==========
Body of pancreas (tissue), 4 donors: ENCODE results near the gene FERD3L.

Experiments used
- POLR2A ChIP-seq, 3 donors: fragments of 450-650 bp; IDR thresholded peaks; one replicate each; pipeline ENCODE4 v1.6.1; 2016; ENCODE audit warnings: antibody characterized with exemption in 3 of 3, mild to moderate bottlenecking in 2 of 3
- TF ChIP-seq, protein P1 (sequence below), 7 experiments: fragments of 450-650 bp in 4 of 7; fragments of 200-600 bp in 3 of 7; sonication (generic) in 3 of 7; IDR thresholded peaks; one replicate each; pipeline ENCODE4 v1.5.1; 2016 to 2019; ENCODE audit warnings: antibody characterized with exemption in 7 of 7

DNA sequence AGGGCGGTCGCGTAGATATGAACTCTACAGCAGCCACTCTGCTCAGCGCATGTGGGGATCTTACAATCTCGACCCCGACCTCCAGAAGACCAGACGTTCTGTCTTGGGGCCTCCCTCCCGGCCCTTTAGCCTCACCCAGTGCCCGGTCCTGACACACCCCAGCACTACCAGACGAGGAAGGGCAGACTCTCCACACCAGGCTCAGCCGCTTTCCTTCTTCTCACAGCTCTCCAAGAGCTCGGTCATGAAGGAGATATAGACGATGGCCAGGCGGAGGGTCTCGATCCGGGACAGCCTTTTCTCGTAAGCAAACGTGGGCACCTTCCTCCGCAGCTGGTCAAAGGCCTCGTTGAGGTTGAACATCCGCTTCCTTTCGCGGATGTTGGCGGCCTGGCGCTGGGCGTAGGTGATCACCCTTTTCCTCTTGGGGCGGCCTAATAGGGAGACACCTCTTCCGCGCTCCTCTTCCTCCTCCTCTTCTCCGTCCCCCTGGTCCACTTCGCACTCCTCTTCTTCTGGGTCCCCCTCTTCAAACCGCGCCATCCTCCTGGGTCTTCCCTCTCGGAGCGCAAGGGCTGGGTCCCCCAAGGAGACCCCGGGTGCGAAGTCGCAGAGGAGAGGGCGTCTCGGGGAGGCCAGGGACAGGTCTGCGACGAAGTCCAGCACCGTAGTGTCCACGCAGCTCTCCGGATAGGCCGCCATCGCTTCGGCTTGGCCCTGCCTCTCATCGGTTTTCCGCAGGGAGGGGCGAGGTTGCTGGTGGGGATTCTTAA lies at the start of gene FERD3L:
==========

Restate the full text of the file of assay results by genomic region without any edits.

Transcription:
Body of pancreas (tissue), 4 donors: ENCODE results near the gene FERD3L.

Experiments used
- POLR2A ChIP-seq, 3 donors: fragments of 450-650 bp; IDR thresholded peaks; one replicate each; pipeline ENCODE4 v1.6.1; 2016; ENCODE audit warnings: antibody characterized with exemption in 3 of 3, mild to moderate bottlenecking in 2 of 3
- TF ChIP-seq, protein P1 (sequence below), 7 experiments: fragments of 450-650 bp in 4 of 7; fragments of 200-600 bp in 3 of 7; sonication (generic) in 3 of 7; IDR thresholded peaks; one replicate each; pipeline ENCODE4 v1.5.1; 2016 to 2019; ENCODE audit warnings: antibody characterized with exemption in 7 of 7

DNA sequence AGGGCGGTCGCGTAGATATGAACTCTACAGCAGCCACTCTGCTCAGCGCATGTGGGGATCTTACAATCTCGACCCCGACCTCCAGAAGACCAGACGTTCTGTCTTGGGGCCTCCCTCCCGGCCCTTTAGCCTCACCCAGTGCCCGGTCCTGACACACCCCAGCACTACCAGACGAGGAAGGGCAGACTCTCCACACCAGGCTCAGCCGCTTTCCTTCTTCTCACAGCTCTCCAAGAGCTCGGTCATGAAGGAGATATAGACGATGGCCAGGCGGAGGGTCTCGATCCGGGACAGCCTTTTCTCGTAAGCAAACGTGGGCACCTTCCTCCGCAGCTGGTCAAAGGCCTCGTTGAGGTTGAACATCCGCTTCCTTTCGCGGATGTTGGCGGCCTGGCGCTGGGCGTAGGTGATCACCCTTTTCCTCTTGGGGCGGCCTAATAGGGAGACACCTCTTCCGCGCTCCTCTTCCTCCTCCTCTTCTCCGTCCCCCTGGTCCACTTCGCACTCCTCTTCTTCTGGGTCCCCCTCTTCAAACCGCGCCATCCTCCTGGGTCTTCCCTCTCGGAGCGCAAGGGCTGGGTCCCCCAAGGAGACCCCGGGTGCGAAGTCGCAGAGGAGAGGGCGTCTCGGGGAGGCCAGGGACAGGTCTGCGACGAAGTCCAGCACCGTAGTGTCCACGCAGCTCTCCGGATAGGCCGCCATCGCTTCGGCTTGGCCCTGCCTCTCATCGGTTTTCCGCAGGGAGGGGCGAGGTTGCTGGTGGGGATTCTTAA lies at the start of gene FERD3L: